My Favorite Year (1982)
Something brought this to mind recently and I put it on our Netflix queue. We watched it over the weekend. I swear I saw it at the theater way back there. I remembered parts of it, especially the big finish. But my wife didn’t remember it at all. Funny, I didn’t make a habit of going to the movies by myself in 1982.
This is one of my favorite movies but I had forgotten about it. The story is about the early days of television. The lead character is a comedy writer for a live comedy show like Sid Caesar’s Your Show of Shows. On this particular week the guest is a movie star on the lines of Erol Flinn. He shows up drunk. He stays drunk. He chases women but not very hard because they chase him as much as the other way around. In short he is unreliable. He may or may not show up at show time and he may be drunk if he does. They want to drop him but the young writer idolizes him and is willing to babysit him to keep him on the show. Hilarity ensues.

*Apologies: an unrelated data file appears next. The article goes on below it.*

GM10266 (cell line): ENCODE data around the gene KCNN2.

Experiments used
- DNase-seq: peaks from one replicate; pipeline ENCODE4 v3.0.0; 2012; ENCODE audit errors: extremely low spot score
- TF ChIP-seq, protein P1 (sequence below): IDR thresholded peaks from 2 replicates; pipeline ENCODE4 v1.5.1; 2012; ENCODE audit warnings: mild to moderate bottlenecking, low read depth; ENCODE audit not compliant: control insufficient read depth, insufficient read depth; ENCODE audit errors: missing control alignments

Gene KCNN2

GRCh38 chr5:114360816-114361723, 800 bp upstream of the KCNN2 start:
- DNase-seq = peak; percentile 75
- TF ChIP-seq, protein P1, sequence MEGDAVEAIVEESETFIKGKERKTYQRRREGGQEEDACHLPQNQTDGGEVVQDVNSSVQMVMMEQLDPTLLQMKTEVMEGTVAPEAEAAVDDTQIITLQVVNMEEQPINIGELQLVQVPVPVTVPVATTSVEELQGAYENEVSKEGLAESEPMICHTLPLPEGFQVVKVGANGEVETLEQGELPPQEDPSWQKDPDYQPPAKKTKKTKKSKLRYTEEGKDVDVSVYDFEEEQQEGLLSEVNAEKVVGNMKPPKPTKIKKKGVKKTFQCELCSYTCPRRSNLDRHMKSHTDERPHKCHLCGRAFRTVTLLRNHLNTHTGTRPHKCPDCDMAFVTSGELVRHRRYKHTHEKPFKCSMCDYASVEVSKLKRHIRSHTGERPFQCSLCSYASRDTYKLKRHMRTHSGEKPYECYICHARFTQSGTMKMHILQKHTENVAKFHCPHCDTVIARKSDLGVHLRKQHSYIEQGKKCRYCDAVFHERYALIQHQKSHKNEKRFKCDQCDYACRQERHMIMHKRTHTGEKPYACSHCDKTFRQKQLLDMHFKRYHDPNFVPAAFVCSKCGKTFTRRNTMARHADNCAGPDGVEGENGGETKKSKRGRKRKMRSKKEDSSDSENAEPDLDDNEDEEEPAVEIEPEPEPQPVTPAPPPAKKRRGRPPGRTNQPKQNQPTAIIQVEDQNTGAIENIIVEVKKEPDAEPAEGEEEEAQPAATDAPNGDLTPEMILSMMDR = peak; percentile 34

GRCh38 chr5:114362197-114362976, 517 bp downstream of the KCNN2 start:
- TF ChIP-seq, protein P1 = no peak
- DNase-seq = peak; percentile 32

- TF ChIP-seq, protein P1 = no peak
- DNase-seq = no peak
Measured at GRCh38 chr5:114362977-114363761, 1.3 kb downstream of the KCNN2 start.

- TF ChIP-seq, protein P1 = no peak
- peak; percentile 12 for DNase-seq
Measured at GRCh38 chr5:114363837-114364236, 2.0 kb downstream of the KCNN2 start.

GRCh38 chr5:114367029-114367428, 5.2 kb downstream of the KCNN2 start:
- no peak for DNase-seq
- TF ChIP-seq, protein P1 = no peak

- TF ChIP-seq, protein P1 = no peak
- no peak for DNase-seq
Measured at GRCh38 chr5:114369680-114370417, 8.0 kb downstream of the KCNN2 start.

I rarely watch the commentaries on these DVDs but I enjoyed this so much I watched this one. The commentary was by Richard Benjamin, the director. It was the first picture he directed. Imagine getting Peter O’Toole for your first picture. One of the executive producers was Mel Brooks, uncredited as a matter of fact. The movie has the kinetic insanity of a Mel Brooks movie but it has more than that. It has heart. Richard Benjamin said it was homage to New York City and I can see that, to the New York of the fifties. More than that I think it’s homage to the early days of live TV. Those people were not trying to preach or propagandize. Their humor was not mean. They just wanted to entertain. There was only one criterion for something making it on the show. It had to be funny.
Some movies get on my top whatever list because of plot or character or actors. But some get there because of the mood they create, because of atmosphere. This movie has all the above. But the best thing about it is atmosphere. It has innocence.